Safe Fire

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Status: Finished  |  Genre: Young Adult  |  House: Booksie Classic
The Great Captain was saved.

Submitted: October 09, 2015

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Submitted: October 09, 2015

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The day The Great Captain fell onto the cold ground was the greatest day the lones would ever remember. He was purple from the hypothermia from riding his horse during those Giut-Arian nights. His skin was broken and his smell travelled so much so that the birds flew away for clearer skies. Still, he had returned to the dependents as he promised he would. 

Immediately after he fell off his horse’s back, the lones dragged him away from the fire his face fell too close to and took him into a tent, where the wise would heal his wounds. The children began to sing, as their parents began to dance, and heavenly cries belted from all their throats. There weren’t many mouths to feed anymore and not enough livestock to waste, but a pig was still slaughtered in celebration that night, and what was going to be another closer, colder night to death turned into the greatest feast in the last couple years. 

The wise ones were able to help The Great Captain and one day after many weeks he was able to reunite with the rest of the lones outside the tents. He stared at the fire as he told the story of his survival and escape. 

“On the first day, they had me chained hard from my arms and legs, lying on the ground, facing up to the skies. They pissed on me and beat me every day, kicked me in the faced whenever they passed to get water for their homes. One tried to prove to another that his dog’s bite could go through man’s bone, and let his dog on my leg to try to prove his point. Another was teaching his youngest how to use the toilet and in the effort to make things more fun for his child, he pushed a spear to my stomach as he told me to open my mouth so his child could defecate in it. His child laughed and jumped because it was a game to him. His father told me to hold it in my mouth until lunch. That was the first afternoon they gave me water and the first night they drugged me.

“The night before I came back home, I was still in my chains when I heard the men talking about having my body charred and set out as a warning for others that thought about rising. They didn’t bother being out of hearing range, I guess they assumed I’d still be locked up. They laughed when they heard me crying. I couldn’t help it, I just broke." At this point, tears were coming out of the Captain and it took a couple moments to let out a sob. The lones understood. The Captain wiped his tears and continued.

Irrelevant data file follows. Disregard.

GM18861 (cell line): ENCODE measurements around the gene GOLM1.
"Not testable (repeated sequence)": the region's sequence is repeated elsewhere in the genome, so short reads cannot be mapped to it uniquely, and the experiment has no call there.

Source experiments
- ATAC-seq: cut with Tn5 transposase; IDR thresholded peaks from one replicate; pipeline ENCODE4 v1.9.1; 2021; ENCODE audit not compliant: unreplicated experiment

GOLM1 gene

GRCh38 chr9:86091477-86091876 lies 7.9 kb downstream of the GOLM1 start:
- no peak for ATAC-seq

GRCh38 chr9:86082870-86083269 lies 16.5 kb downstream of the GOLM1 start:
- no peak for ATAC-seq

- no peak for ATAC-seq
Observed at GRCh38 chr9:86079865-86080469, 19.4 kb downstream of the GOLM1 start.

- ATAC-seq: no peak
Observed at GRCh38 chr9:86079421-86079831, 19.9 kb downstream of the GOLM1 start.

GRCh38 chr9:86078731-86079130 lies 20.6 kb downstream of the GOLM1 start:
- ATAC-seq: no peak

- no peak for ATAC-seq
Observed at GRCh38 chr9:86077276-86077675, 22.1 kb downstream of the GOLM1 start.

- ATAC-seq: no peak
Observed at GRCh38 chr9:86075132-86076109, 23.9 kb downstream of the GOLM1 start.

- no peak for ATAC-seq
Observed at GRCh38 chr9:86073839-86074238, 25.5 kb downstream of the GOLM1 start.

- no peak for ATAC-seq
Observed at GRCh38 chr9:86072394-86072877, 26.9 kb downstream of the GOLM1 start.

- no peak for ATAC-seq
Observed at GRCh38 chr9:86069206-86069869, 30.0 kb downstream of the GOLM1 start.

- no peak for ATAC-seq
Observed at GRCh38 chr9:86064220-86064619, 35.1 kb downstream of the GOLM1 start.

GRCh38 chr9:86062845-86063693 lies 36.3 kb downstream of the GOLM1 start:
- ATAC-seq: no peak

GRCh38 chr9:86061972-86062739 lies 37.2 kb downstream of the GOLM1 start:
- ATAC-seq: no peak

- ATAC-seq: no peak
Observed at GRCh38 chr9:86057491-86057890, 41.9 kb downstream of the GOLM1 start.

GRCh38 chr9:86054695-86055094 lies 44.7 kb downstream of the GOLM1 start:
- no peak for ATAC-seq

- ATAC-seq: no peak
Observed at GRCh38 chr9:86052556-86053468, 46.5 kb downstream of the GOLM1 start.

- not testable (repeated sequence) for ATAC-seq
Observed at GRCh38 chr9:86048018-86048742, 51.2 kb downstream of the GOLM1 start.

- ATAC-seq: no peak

"There was a young girl. I want to say about 11 years old. Maybe 10." He began sobbing more violently at this point, but he didn't stop speaking. "The men let me out of my chains and had me in their arms. They had to hold me because my legs couldn't move after all those days tied up. They dragged me for about five feet when the man on my left fell on the ground with a flaming arrow in his back. Before I could react, the second man fell too. And then I fell because my legs still couldn't support me yet. On the ground, I tried to turn around. That's when I saw her, the girl." His voice changed again, much more stronger than the sentences before. 

"She saved me. She was crouching behind a tent about twenty feet away. She saw me on the ground and said loud enough for me to hear, 'There's a horse that way. It's ready to go.' Then she left. I wasn't understanding, at first. And then I started moving, well, dragging myself at first. I was so hurt, I didn't think I would make it. Then I heard the voices of more men coming, and I found my strength again. I got up on my numb legs and I began to run towards the direction my young savior pointed at. I found the black horse, loosely tied to the post with a saddle on its back, with a hanging canteen and a small bag of green pears. I got up on the black horse and somehow held on as it started to move. I heard them behind me, watching me escape. Half a mile out with the horse, there was air and blood flushing all the sounds in my ear, but I was able to hear a loud gunshot followed by piercing screams from the men's camp, followed by two more gun shots. " He was crying again. "I believe they killed the young girl, and that was her scream. She saved me. I have no idea who she was or why she would think of saving me. Some young girl, a daughter of our enemies whose name I do not know and whose face I may not remember correctly, died saving my life." 

The Great Captain remained silent for a while after that, staring at the fire. No one else could say anything to bring comfort, but perhaps silence was the best gift. Even the children understood that not a sound was to be made at the moment. The Great Captain stared and stared at the fire, until he resumed speaking. "She did not even know about my victories before, or who I was in order to be saved. I do not know why she did it. I do not want to be a captain anymore." 


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